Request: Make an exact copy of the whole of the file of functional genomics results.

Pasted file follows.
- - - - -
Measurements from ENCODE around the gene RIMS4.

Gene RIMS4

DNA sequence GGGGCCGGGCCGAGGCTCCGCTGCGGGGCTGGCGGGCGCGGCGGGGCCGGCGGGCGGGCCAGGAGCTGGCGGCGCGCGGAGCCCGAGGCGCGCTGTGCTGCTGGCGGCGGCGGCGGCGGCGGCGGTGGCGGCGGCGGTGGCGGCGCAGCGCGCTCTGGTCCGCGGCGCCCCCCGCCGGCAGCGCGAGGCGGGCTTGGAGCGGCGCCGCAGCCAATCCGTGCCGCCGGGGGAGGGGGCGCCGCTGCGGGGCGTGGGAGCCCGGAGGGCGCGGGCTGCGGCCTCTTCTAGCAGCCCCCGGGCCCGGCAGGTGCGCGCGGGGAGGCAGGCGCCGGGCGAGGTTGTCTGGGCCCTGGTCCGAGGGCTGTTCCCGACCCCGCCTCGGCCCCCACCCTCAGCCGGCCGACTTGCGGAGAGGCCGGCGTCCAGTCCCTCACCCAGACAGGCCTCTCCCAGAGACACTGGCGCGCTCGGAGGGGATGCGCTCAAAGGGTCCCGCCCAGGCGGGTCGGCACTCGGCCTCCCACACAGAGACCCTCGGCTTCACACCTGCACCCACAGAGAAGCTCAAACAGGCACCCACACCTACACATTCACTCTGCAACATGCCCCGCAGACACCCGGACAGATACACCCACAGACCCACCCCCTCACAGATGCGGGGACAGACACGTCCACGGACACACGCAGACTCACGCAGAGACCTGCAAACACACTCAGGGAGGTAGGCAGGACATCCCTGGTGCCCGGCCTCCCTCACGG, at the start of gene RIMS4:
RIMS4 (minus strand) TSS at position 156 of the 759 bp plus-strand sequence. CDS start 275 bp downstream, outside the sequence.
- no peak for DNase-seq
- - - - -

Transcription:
Measurements from ENCODE around the gene RIMS4.

Gene RIMS4

DNA sequence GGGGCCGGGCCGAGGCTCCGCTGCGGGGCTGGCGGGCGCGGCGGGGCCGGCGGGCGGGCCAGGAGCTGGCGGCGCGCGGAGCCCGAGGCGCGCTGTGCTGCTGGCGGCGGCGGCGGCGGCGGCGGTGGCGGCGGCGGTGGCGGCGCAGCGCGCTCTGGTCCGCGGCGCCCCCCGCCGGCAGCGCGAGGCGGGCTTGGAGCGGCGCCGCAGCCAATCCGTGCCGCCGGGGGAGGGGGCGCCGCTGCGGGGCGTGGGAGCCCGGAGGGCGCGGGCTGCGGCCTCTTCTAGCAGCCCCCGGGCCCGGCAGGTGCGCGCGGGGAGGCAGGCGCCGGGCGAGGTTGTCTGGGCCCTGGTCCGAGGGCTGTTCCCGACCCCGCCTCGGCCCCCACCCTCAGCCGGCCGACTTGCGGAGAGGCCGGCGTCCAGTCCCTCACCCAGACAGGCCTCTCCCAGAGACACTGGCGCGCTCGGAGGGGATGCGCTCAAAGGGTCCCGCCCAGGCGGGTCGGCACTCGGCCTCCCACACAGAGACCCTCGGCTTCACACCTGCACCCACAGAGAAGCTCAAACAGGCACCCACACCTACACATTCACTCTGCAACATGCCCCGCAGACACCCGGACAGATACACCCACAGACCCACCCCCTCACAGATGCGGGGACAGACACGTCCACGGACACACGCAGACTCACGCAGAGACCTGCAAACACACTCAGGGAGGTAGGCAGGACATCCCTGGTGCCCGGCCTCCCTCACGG, at the start of gene RIMS4:
RIMS4 (minus strand) TSS at position 156 of the 759 bp plus-strand sequence. CDS start 275 bp downstream, outside the sequence.
- no peak for DNase-seq